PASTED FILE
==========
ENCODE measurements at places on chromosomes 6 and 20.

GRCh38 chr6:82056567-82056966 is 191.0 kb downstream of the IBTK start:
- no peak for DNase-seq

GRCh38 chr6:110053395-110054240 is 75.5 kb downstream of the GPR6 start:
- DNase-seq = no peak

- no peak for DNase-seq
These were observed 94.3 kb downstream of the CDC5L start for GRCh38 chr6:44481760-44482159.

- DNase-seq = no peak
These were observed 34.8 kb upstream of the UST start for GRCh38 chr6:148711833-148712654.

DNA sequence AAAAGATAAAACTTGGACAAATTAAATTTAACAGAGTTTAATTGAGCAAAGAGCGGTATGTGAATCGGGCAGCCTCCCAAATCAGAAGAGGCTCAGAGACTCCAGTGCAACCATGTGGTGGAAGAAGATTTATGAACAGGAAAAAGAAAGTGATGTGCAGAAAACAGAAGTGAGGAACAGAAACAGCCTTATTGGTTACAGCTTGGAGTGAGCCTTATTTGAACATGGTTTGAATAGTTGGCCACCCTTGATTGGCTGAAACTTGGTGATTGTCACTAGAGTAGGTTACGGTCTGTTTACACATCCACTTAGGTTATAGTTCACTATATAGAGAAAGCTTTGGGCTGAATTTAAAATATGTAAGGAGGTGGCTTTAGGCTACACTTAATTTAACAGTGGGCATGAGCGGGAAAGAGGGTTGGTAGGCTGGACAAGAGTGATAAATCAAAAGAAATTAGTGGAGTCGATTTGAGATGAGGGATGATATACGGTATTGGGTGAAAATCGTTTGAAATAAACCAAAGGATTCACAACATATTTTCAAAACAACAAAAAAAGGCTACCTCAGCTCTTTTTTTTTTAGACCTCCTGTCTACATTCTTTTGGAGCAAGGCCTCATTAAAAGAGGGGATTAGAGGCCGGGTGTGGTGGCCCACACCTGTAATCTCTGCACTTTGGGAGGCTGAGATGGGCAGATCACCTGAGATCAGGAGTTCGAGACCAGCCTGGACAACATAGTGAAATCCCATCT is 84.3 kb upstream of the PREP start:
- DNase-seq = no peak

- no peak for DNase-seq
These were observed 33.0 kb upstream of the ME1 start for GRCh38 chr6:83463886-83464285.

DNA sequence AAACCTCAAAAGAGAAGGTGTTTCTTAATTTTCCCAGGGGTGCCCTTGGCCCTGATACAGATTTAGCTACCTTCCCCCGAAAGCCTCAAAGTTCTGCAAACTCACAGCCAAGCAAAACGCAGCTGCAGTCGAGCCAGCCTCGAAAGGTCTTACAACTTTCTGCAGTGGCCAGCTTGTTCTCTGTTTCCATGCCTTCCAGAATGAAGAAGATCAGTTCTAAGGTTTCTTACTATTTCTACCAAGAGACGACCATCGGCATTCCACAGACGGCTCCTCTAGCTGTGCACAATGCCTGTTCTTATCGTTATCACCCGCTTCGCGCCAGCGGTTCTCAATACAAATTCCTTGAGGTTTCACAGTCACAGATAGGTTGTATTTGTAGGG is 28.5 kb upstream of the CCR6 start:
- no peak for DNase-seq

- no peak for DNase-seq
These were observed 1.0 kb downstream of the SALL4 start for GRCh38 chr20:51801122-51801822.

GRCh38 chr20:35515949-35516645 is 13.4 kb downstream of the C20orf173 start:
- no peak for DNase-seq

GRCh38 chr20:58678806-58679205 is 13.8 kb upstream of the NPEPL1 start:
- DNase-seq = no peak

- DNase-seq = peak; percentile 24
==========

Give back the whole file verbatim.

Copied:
ENCODE measurements at places on chromosomes 6 and 20.

GRCh38 chr6:82056567-82056966 is 191.0 kb downstream of the IBTK start:
- no peak for DNase-seq

GRCh38 chr6:110053395-110054240 is 75.5 kb downstream of the GPR6 start:
- DNase-seq = no peak

- no peak for DNase-seq
These were observed 94.3 kb downstream of the CDC5L start for GRCh38 chr6:44481760-44482159.

- DNase-seq = no peak
These were observed 34.8 kb upstream of the UST start for GRCh38 chr6:148711833-148712654.

DNA sequence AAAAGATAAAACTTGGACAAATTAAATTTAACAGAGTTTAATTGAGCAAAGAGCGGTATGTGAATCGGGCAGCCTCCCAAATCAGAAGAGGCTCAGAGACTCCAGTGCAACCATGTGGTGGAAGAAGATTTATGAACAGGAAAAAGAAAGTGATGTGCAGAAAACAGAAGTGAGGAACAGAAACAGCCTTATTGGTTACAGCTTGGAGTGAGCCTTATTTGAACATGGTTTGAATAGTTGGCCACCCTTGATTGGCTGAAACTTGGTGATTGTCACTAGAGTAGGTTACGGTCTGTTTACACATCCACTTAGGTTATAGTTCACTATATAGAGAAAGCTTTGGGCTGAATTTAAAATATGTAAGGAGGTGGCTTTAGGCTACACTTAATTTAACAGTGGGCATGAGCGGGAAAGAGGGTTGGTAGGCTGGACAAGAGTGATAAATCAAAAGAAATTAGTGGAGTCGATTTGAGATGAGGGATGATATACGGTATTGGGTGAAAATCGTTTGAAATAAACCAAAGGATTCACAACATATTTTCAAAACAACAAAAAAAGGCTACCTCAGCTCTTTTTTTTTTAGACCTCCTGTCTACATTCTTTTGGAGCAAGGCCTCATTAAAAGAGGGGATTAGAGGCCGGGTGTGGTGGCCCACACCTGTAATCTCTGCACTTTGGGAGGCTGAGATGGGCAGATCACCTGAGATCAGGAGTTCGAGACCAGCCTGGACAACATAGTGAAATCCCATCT is 84.3 kb upstream of the PREP start:
- DNase-seq = no peak

- no peak for DNase-seq
These were observed 33.0 kb upstream of the ME1 start for GRCh38 chr6:83463886-83464285.

DNA sequence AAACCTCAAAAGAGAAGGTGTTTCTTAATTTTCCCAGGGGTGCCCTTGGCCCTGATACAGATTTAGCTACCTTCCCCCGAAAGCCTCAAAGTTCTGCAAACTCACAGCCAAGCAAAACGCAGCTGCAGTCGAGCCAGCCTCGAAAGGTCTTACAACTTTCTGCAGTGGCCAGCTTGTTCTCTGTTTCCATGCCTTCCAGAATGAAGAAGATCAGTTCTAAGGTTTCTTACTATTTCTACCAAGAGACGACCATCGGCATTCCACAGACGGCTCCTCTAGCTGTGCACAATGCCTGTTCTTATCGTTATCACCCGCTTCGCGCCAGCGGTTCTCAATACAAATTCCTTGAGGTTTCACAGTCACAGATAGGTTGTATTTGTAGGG is 28.5 kb upstream of the CCR6 start:
- no peak for DNase-seq

- no peak for DNase-seq
These were observed 1.0 kb downstream of the SALL4 start for GRCh38 chr20:51801122-51801822.

GRCh38 chr20:35515949-35516645 is 13.4 kb downstream of the C20orf173 start:
- no peak for DNase-seq

GRCh38 chr20:58678806-58679205 is 13.8 kb upstream of the NPEPL1 start:
- DNase-seq = no peak

- DNase-seq = peak; percentile 24